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The Origins of the War of 1914, Volume 2

by Luigi Albertini

Other authors: See the other authors section.

Series: The Origins of the War of 1914 (2)

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212880,987 (4.38)None
A classic because of its comprehensive treatment of the subject, Albertini's book has been out of print for half a century. Beginning with the Congress of Berlin in 1878, Albertini traces the pattern of events that led Europe to the greatest cataclysm ever faced.

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Finishing this book gave me a sense of accomplishment. 688 pages of some very dense history that tells about one of the most important events of the 20th century. WWI truly changed the face of Europe and initiated a century of violence the like of which the world had never seen.
The author of the book was a fascinating man. Luigi Albertini, the perfect Italian name. He had been active as a politician and owned one-half of an influential newspaper. After Mussolini came into power he had to retire from politics and sell his interest in the newspaper. He worked for years writing the authoritative history of the beginning of WWI.
I would estimate that 50% of the text of the book is excerpts from documents, telegrams, notes of meetings, diplomatic correspondence and every other primary source you can imagine. The author includes material from interviews of many of the principle men involved in the action. The book is very informative and detailed as the author covers country by country in a narrative format the actions of the Great Powers as they stumble towards disaster.
It is hard to explain but I could definitely tell that I was reading a book written by a European and not an American. I have read Guns of August several times and this author's slant on events was much different. The focus of the book was the conflict between Austria-Hungary and Serbia that started the war. Germany, Russia and England are next in importance then France and Italy. The events that led up to the war, the diplomatic history, is the author's area of concentration.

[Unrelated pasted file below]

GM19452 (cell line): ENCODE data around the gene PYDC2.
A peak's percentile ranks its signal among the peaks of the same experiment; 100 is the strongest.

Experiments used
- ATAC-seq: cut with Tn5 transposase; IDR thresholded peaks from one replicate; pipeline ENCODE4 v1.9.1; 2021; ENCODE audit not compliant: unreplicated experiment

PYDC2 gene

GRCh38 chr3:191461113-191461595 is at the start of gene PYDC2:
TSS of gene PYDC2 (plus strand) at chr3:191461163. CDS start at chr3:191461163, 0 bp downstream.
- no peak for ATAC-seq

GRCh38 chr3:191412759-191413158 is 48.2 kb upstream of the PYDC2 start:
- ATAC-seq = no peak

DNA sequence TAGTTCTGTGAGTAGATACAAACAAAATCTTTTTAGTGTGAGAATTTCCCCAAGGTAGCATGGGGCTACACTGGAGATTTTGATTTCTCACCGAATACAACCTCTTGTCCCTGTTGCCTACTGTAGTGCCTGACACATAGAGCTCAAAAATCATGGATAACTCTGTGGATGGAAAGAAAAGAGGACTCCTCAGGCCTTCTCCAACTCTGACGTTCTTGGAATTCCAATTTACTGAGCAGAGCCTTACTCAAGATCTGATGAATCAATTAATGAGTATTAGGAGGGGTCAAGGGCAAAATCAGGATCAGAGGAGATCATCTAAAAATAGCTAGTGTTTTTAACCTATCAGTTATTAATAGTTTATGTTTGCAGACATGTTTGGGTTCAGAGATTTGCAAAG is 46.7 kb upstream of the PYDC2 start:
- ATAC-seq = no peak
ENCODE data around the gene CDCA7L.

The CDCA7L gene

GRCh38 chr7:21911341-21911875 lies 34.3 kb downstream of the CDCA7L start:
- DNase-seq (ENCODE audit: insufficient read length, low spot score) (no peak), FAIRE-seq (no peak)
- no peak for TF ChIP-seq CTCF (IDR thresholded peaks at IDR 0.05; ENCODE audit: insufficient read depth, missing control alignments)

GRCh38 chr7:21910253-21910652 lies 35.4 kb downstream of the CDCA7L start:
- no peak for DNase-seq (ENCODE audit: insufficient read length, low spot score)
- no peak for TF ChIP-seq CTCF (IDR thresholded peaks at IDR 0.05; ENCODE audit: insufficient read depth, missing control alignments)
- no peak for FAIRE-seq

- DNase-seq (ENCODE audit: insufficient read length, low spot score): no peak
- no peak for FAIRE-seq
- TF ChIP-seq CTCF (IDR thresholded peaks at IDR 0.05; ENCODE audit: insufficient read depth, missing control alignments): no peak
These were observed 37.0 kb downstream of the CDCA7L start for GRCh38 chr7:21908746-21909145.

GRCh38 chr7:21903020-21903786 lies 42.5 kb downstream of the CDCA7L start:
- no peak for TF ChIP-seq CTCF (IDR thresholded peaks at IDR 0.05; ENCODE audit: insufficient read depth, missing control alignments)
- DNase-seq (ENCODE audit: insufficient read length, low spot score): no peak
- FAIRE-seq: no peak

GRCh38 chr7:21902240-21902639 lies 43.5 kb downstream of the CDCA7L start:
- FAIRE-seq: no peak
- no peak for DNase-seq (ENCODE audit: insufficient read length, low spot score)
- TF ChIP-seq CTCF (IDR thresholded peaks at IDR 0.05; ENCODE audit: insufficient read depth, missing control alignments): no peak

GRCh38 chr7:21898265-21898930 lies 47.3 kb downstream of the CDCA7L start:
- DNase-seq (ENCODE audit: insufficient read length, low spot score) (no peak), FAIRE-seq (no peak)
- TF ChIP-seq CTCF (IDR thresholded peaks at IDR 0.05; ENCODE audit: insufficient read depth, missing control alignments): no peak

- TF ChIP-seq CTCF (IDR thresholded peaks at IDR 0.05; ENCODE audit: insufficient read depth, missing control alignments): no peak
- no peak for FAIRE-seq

The author shows great command of his sources as he evaluates the actions of the different parties. He highlights the duplicity of the Austria-Hungarians and the simplicity of the Russians. The Tsar signs orders that he doesn't really understand and then says "God's will be done". The author also uses documents to show how in their official histories many of the nations involved distorted events and lied about what was said at the time.
I truly enjoyed the three page narration of the Archduke's drive through Sarajevo up to the point of his assassination. Another precious item was the narration by someone who was there of Bismarck's statement of how "one day the great European, war would grow out of some foolish thing in the Balkans."
My major problem with the book was trying to keep track of who was who and remembering their names. I just did the best I could to keep track of what was going on.
Good book and not for everybody. The pleasure was in the information I learned and not the entertainment value of the book. ( )
1 vote wildbill | Mar 4, 2013 |
1999 The Origins of the War of 1914: Volume II, by Luigi Albertini translated and edited by Isabella M. Massey (read 2 May 1986) This is the second of the three-volume monumental study of the days of 1914 before the outbreak of the war. This volume covers the time from June 28 to July 30-31, 1914. It seems obvious blame for the war is shared: mistakes were made by all. At the last minute Germany even tried to step back from the brink of disaster. How different history would have been if a few things had gone differently! ( )
  Schmerguls | Aug 10, 2008 |
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Author nameRoleType of authorWork?Status
Luigi Albertiniprimary authorall editionscalculated
Massey, Isabella M.Translatorsecondary authorsome editionsconfirmed
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A classic because of its comprehensive treatment of the subject, Albertini's book has been out of print for half a century. Beginning with the Congress of Berlin in 1878, Albertini traces the pattern of events that led Europe to the greatest cataclysm ever faced.

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